Digging deeper: Health data mining platforms surge ahead
Few areas of the corporate world are fraught with the conflicting objectives found in employee health. Company health plans are designed to maintain employee health. Healthy employees are more productive. And generous health coverage bolsters recruitment and retention, a key goal in the zero-employment economy.
But benefits are also a nagging cost center. And many employers are uncertain about the legality of analyzing the health data their plans create.
How to balance these often conflicting priorities?
Enter the latest potential solution: data mining platforms and consultants.
Data warehouses are nothing new. That’s where employers first turned when they needed a black hole in space to store the enormous bits of data generated every minute of the work day. But now, as the Big Data industry rushes ahead, driven by its own data, employers suddenly have myriad options for managing and mining those bits stashed away on the cloud. The question is: How do I get the answers I need from my data in a timely fashion with actionable recommendations? Oh, and without running afoul of privacy concerns?
That’s where vendors like Springbuk, Segal Group, Artemis Health and others come in. Their promise to employers: We’ll help you quickly find out what you’re looking for in your data. And we will also bring to your attention trends and issues you didn’t know existed that can generate a better return on your health plan investment.
Employers are signing on for these services despite concerns about just how deeply they can mine health data. A recent Accenture survey found that only 30 percent of respondents were “very confident that they are using new sources of workforce data in a highly responsible way.” But 62 percent said they were already “using new technologies and sources of workforce data today,” and three-quarters were eager to analyze their employee data to grow and transform their businesses, and to unlock their employees’ full potential.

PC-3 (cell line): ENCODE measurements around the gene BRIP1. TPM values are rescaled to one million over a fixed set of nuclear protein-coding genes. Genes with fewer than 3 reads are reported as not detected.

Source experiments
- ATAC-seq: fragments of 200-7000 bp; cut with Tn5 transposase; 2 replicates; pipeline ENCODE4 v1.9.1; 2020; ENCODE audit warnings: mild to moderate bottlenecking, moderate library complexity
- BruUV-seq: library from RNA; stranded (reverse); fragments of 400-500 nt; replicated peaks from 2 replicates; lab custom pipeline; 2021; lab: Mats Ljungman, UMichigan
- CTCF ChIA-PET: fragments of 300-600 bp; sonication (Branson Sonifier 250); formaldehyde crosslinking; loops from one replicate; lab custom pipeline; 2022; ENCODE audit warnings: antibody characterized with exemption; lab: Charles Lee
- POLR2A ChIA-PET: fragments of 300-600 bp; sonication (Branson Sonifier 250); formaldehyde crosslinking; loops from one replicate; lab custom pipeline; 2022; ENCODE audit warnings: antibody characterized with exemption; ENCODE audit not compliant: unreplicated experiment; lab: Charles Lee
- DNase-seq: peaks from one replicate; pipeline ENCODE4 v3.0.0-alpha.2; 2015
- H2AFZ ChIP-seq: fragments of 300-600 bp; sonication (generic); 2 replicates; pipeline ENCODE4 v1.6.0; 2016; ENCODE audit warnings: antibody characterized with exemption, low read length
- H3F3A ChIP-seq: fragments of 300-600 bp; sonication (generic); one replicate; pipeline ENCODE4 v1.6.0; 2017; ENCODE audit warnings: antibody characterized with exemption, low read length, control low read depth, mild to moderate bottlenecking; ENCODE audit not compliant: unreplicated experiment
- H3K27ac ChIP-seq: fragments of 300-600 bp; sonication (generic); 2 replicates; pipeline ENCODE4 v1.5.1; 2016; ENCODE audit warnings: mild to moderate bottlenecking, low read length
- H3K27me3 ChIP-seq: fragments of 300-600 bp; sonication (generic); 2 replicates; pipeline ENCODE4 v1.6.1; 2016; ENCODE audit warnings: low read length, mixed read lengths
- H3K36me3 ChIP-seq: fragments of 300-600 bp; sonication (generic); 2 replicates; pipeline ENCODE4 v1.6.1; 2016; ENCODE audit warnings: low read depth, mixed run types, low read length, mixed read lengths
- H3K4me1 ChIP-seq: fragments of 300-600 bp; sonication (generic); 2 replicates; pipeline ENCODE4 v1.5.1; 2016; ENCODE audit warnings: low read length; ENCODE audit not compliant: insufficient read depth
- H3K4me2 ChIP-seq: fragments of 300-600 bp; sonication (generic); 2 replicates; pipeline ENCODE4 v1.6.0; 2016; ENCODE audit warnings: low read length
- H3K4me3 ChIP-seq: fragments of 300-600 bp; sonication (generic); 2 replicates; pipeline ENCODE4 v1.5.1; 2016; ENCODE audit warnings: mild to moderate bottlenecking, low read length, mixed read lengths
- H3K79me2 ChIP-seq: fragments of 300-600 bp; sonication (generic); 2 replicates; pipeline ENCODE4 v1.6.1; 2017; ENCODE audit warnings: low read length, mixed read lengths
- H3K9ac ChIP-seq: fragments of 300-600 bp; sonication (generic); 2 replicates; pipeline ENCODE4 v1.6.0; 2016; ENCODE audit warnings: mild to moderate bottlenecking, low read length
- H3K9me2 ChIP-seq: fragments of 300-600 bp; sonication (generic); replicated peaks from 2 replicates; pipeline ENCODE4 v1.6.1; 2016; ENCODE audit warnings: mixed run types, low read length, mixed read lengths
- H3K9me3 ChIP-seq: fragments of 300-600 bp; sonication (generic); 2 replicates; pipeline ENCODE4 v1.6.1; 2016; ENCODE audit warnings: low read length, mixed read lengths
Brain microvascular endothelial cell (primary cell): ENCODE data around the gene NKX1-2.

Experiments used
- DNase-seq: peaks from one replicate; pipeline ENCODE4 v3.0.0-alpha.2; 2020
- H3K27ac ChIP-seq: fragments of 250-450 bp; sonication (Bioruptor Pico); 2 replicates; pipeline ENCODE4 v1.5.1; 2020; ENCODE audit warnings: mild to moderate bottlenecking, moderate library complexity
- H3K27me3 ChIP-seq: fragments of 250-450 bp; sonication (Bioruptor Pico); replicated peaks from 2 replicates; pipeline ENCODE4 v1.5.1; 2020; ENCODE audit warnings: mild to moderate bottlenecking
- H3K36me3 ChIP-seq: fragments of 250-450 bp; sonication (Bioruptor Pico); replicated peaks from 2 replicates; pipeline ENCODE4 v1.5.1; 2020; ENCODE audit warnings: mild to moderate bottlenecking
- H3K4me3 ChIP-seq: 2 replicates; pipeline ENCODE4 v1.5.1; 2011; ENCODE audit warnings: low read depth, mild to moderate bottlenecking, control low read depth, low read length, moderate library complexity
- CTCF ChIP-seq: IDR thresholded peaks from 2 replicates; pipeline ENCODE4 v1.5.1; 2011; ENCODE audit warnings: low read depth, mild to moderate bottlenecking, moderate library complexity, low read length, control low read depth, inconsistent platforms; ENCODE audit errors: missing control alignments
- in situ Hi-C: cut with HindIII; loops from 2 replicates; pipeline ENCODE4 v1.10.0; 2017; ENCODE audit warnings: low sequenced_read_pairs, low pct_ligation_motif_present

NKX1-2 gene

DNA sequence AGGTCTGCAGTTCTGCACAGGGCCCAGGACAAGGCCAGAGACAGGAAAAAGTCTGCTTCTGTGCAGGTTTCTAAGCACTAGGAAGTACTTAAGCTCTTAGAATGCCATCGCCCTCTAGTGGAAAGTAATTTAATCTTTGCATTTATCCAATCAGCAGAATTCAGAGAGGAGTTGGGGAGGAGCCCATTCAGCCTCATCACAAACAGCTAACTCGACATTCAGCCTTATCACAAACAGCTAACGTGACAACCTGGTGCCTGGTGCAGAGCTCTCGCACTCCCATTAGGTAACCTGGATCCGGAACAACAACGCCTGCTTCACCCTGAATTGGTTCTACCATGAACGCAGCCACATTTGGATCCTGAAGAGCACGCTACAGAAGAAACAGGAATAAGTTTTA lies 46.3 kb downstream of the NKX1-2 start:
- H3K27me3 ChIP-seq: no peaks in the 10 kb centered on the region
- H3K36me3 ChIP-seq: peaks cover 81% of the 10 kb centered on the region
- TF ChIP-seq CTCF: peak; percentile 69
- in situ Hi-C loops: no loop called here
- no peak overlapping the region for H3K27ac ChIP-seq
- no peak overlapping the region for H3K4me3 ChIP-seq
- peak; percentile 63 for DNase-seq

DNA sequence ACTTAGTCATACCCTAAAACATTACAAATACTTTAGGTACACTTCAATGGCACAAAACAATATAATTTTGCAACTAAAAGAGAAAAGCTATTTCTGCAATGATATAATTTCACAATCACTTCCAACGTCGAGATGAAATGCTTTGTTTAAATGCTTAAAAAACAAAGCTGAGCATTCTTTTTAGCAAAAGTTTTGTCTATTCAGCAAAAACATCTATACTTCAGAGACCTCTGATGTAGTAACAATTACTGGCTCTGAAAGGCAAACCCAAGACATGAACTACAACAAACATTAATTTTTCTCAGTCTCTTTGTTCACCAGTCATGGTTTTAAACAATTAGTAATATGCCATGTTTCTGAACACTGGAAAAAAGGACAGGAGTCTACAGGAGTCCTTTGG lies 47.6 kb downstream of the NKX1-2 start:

And apart from legal protections around privacy, which remain uncertain, workers don’t seem to be fearful of the Big Data/Big Brother syndrome. More than 90 percent of employees responding to the survey said they were fine with collection of personal data, as long as it “improves their performance or well-being or provides other personal benefits.”
Connecting with employers
Platform builders are finding two routes to employers: Directly to them through their sales teams, and through broker channels. Says Springbuk’s Reasen, “We do believe in the value proposition of the broker model. They represent a strong advocacy at the local level that still exists. They like to be able to offer a tool like ours to get into data warehouses and analyze what’s there for their clients.”
Springbuk just unveiled an upgrade of its health intelligence platform that its executives say will both greatly reduce the time required to mine specific intelligence from health data, and provide clients with customized, curated data-based reports on topics ranging from risk mitigation, care efficiency and drug savings, to steerage procedures and potentially unnecessary procedures.
The upgrade further enhances the platform’s ability to identify members within a plan population “who are at risk of developing health conditions and then get actionable information including appropriate treatment, disease management resources and risk mitigation strategies. At-risk employees are identified based on a proprietary algorithm using a database of existing claims,” the company says.
In other words, the platform both responds rapidly to employer queries about employee health, and anticipates, explores, and issues reports on trends that clients may not be aware of.